A year into the pandemic, we’re all leading a dog’s life. We’re gazing out the window, watching the world go by. Longing to run free.
If you’re an actual dog, you can in fact run free, as long as you’re a good listener and your human will take you someplace where it’s sanctioned. Given the lack of tail-wagging destinations in our lives since last March, it may take little more than a whimper by the door to get them to concede.
Local caninophiles are likely already aware of some of the enclosed dog parks around Greater Boston.
The South End’s Peters Park, for instance, includes Boston’s first city-sanctioned dog run, dedicated in 2007 with a ceremonial “unleashing.” Since 2013, the city’s Parks and Recreation Department has designated parts of the Boston Common as off-leash play areas for conscientious dogs and their owners.
Breakheart Reservation in Saugus has a fenced dog park called the Barking Lot. There are other fenced dog parks in Randolph, Salem, Gloucester, and Portsmouth, N.H., to name a few.
But the Greater Boston area also features a surprising number of open spaces where our well-behaved pooches are welcome to roam without fences. There are lots of trails and rambles where locals in the know habitually ignore the posted leash laws, including a few good ones within a five-minute drive of our house on the North Shore. We’ll steer clear of mentioning those not-so-hidden gems in favor of places where off-leash dogs are expressly permitted.
The town of Lexington has 26 conservation areas encompassing more than 50 miles of trails, and dogs are allowed off-leash as long as they are under voice control and are not disruptive. I took our two dogs — Orwell, a 4-year-old Boston terrier, and Auggie, a pandemic rescue who came to us last summer from the Deep South — to Whipple Hill, where a tiny roadside parking lot provides access to the area’s loop trails.
The dogs were overjoyed, darting ahead of me on the winding paths, stopping to turn and wait when a bend in the hike or a glacial outcrop would have put them out of sight. Low-lying areas can get muddy; there were plenty of short boardwalks installed to cross the streams and runoff. Away from the road, the recent snowfall muffled all sound, the silence broken only when another party of hikers approached or a distant plane passed overhead.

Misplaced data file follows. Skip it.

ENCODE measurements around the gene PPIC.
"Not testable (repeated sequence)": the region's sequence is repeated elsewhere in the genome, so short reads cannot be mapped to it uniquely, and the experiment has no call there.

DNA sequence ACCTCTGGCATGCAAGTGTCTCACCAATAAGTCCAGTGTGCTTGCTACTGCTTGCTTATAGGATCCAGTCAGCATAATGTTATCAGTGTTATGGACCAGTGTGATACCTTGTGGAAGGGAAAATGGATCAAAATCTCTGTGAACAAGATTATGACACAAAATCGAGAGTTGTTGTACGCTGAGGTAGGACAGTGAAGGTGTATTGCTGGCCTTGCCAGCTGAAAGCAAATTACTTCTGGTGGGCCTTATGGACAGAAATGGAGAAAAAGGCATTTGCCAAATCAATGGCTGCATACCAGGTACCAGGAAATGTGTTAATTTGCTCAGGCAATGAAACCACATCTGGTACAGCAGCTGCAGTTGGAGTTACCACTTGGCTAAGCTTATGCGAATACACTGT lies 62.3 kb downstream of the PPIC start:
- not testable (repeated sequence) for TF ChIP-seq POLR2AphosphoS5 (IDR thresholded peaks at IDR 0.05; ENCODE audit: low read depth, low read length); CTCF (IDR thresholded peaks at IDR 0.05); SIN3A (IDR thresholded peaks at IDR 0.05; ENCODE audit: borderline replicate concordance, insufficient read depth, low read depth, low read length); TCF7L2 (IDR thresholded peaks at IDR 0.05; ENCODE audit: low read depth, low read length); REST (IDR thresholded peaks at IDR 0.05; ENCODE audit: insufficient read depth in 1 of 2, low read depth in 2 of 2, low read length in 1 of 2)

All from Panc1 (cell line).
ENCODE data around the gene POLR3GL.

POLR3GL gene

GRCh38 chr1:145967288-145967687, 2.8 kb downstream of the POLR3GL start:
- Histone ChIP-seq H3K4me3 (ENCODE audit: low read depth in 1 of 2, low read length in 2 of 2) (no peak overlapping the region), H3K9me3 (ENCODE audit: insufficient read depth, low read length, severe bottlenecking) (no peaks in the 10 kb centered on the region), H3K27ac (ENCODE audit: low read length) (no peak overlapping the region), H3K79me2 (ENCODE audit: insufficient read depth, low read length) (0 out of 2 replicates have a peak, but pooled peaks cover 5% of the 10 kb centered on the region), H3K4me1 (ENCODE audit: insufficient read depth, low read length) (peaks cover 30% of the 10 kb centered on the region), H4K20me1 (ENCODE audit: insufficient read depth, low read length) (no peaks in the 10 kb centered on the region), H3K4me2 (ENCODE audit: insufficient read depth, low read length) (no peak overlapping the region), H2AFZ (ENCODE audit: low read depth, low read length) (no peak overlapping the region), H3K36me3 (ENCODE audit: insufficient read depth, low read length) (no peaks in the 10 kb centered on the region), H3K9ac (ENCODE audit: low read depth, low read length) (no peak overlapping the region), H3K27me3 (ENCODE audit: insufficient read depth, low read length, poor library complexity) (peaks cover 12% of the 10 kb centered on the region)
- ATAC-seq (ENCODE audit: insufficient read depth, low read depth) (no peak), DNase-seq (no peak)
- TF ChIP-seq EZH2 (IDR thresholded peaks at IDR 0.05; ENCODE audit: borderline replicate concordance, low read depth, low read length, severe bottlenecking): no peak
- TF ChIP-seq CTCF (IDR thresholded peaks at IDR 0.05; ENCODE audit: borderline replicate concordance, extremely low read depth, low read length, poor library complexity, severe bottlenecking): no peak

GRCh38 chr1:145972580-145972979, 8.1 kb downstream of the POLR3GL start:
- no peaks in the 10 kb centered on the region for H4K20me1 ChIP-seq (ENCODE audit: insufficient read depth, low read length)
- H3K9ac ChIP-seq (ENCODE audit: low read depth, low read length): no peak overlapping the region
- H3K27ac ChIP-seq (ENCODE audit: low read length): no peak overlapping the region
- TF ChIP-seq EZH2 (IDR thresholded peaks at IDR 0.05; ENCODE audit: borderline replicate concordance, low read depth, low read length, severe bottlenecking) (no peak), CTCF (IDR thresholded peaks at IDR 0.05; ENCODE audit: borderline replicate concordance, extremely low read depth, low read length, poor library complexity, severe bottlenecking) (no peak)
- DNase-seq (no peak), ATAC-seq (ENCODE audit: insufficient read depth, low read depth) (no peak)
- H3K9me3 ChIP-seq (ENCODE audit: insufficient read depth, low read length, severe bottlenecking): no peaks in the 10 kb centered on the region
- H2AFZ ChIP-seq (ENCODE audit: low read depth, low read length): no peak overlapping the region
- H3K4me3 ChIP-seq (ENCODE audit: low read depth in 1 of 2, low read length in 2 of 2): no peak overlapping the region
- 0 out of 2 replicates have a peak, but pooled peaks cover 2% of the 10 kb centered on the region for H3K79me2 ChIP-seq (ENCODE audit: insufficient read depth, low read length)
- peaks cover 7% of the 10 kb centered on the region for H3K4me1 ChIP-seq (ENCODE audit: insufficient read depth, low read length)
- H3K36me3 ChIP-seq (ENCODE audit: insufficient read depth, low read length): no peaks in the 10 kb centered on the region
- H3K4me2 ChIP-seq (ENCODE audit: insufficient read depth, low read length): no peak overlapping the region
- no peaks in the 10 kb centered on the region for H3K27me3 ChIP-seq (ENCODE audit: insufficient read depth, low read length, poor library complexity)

In the easternmost part of the acreage, we hiked around frozen Locke Pond, where a couple of families and their dogs skated on the ice. (The dogs were skateless.) One of the families had spilled a Thermos of hot chocolate into a snowbank, and it took some doing to get my dogs to stop snarfing up the unexpected treat.
On an especially frigid Saturday, we drove to Sheepfold Dog Park in Stoneham, a designated off-leash area of the Middlesex Fells Reservation. Despite the prohibitive chill — the meadow is a wide-open space with no cover from strong winds — dozens of dogs and their people wandered around sizing each other up. Orwell, who is usually rambunctious, spent most of the time at my side, pleading with me with his huge marble eyes. Though he was bundled in a ridiculous puffy jacket, he was still too cold on this day to capitalize on his freedom.
Auggie, on the other hand, made friends with an impressively huge and playful Cane Corso, a female Italian mastiff named Dolce. Auggie is a classic rescue mutt, a mixed bag of Labrador retriever (easygoing disposition), border collie (herding instinct), and coonhound (an insanely long, loopy tail). In the Caribbean, they call this kind of mix a “potcake.” He’s unfazed.
A couple weeks later, we took a short drive to Stratham Hill Park in southern New Hampshire. Dogs must stay on leash in the spacious parking area, where guests can access pavilions for rent, athletic fields, snack bars, and other amenities. Once on the trails, they’re free to go, galloping past old stone walls, exercise stations, and signs along a “storywalk” for young children.
Our dogs met a 10-year-old black Lab named Winnie, after Lake Winnipesaukee. Her owner said Winnie was a regular here; she showed Auggie and Orwell around the snow-packed grounds near the fire tower at the park’s peak, where you get a sprawling view of Great Bay and, to the east, the ocean.
In South Hamilton, the stewards at the Trustees of Reservations oversee the Appleton Farms Grass Rides, 5 miles of carriage paths that are a haven in the winter months for cross-country skiers. Dogs are welcome on these paths, but not on the trails of adjacent Appleton Farms; be sure to note the difference.
The old carriage paths on the Grass Rides are laid out roughly like the spokes of a wheel, with a hub known as the Roundpoint. On Round Hill, a tall granite monument salvaged from the old Harvard College Library provides a meeting spot.
Here as with most off-leash hikes, dogs are supposed to stay leashed until they get into the woods. But a family that had just arrived called after their very large sheepdog, who bounded across a wide expanse of untrodden snow to greet some distant hikers, her leash flying in the air behind her like a kite.
“Clarabelle!” they sang, trying to get her to come back.
“The leash handoff didn’t go so well,” said the dad, sheepishly.
On a glorious sunny day, no one seemed to mind.
James Sullivan can be reached at email@example.com. Follow him on Twitter @sullivanjames.